Investment Makeup

  • REITs: Will usually hold a portfolio of properties in multiple markets within its defined asset class (apartment buildings, nursing homes, shopping malls, etc.)
  • Syndications: Most, such as Invest on Main Street Multifamily Syndications, focus on a single property or portfolio in a single market and have the detailed information needed to make an informed investment decision. However, some Syndications are structure as blind funds. In these they will not identify a specific property but instead raise funds based on the promise that they will identify a certain type of asset(s) within a range of criteria (market, age, class, value-add plan, etc.) In these blind investments, the investors are entirely dependent upon the operator to make the right purchase decisions and carry out the business plan as promised.

As you can see, for many investors, the advantages of investing in Syndications certainly outweigh the drawbacks. We at Invest on Main Street know that Multifamily Syndications give our investors a passive income stream along with the benefits of property ownership. Both Syndications and REITs have their place, and many of our clients invest in both; often, they will park funds in a REIT while searching for the perfect Syndication, maintaining a balance of real investments in their portfolios at all times.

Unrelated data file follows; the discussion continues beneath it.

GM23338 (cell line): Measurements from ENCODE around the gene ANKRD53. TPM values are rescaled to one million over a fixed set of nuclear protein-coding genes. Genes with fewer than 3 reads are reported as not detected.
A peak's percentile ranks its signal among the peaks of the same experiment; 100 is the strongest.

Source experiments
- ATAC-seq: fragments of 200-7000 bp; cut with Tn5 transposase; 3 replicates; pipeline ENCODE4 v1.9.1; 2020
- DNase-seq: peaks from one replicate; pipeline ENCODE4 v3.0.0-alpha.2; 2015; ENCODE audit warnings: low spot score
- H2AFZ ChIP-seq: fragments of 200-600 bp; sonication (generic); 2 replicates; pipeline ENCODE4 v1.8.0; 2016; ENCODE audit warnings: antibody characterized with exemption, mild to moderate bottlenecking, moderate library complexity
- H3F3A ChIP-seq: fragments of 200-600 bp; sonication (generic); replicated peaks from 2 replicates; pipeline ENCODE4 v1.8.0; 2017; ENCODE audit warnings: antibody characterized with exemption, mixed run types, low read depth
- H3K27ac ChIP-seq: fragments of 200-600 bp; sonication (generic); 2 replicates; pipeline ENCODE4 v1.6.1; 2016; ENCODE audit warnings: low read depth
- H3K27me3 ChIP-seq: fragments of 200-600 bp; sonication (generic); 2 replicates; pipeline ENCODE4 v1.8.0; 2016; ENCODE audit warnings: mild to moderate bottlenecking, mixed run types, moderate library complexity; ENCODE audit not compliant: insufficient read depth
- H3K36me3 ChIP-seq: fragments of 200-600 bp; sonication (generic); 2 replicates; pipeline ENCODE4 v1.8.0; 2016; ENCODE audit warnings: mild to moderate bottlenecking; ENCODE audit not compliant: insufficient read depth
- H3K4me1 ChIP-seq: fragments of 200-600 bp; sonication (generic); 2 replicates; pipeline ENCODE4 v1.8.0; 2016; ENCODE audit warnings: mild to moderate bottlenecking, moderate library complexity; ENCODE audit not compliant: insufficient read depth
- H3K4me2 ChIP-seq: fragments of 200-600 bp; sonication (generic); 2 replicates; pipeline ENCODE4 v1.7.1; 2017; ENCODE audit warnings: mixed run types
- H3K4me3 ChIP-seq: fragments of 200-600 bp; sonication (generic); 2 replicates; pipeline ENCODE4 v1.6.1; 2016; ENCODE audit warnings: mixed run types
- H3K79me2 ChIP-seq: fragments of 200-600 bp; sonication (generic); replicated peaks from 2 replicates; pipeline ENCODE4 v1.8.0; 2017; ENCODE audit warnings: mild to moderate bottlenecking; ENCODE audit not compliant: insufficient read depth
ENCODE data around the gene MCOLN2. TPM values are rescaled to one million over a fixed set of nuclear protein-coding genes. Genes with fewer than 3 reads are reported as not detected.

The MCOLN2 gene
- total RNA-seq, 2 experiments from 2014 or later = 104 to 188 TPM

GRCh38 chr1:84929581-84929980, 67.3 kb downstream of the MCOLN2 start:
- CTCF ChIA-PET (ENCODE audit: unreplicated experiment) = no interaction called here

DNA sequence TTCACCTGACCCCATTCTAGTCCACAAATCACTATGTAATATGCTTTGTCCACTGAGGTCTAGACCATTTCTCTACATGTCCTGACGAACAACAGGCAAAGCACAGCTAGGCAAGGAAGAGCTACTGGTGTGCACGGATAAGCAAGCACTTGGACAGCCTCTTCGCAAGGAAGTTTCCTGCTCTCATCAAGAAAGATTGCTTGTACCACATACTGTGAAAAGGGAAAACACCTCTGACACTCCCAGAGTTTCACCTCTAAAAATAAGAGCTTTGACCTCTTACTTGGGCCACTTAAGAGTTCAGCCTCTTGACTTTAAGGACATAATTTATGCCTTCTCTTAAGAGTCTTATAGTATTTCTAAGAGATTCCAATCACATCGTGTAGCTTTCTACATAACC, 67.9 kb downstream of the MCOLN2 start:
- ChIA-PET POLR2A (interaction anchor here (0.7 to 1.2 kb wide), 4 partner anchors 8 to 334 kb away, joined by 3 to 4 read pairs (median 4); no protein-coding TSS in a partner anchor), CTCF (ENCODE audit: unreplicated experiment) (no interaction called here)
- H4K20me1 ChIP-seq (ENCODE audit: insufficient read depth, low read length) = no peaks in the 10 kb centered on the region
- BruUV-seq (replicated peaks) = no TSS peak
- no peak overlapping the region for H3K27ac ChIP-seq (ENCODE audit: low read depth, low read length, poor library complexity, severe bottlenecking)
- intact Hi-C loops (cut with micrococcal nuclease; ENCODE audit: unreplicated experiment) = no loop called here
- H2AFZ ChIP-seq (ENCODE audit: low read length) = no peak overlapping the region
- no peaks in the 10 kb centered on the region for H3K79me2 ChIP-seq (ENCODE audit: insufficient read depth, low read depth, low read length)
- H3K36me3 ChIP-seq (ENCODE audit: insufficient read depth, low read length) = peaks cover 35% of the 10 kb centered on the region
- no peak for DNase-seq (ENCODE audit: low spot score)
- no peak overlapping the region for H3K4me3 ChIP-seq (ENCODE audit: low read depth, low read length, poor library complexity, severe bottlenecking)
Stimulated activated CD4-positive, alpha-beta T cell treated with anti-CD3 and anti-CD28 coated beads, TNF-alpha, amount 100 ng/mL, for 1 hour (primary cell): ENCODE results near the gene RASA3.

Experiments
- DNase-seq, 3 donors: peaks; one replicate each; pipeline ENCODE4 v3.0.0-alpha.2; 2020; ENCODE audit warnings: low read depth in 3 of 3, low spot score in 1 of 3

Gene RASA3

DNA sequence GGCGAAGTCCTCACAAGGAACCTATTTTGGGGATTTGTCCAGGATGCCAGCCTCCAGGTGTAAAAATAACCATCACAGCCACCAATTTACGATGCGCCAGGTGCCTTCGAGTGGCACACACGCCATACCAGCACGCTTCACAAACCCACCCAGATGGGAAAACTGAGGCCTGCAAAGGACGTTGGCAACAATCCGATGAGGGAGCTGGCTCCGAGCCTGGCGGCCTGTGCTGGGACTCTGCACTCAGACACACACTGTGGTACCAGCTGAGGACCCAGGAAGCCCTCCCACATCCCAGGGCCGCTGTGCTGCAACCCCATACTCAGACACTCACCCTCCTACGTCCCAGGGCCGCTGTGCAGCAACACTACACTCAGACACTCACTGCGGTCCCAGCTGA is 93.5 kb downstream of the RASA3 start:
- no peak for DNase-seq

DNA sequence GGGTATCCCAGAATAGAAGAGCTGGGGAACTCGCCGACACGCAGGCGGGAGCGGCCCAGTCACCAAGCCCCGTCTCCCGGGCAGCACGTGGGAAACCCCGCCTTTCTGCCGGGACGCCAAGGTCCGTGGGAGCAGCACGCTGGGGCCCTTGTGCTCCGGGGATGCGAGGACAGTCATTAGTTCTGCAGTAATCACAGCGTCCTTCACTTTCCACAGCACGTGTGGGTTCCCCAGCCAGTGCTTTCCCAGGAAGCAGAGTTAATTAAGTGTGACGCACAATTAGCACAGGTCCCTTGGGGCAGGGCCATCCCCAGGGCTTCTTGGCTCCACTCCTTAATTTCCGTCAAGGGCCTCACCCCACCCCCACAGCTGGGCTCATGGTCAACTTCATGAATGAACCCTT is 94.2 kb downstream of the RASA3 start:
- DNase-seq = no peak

Invest on Main Street’s focus continues to be in Private Equity Multifamily Syndications. We know that our extensive real estate knowledge and experience can provide our clients with lucrative opportunities for multi-family property investments that deliver tax-advantaged passive income returns our investors expect. All without the headaches real estate ownership usually brings.

 

Schedule a free strategy call with us if you’d like to learn more about Invest on Main Street or our future investment opportunity.

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Patrick Grimes

Patrick Grimes is a design engineer and CEO and Founder of Invest on Main Street, LLC. His real estate holdings include general partner ownership of a multifamily and single-family real estate portfolio valued over $146M, including 1,950+ units across the southeastern United States and Texas.

He has been active in real estate investment since 2007, including purchasing land and distressed assets, renovating them, and stabilizing them for long-term cash flow. ​To scale his real estate portfolio, Patrick moved from single-family to multifamily investing and founded Invest on Main Street, a private equity firm specializing in multifamily value-add projects in emerging markets.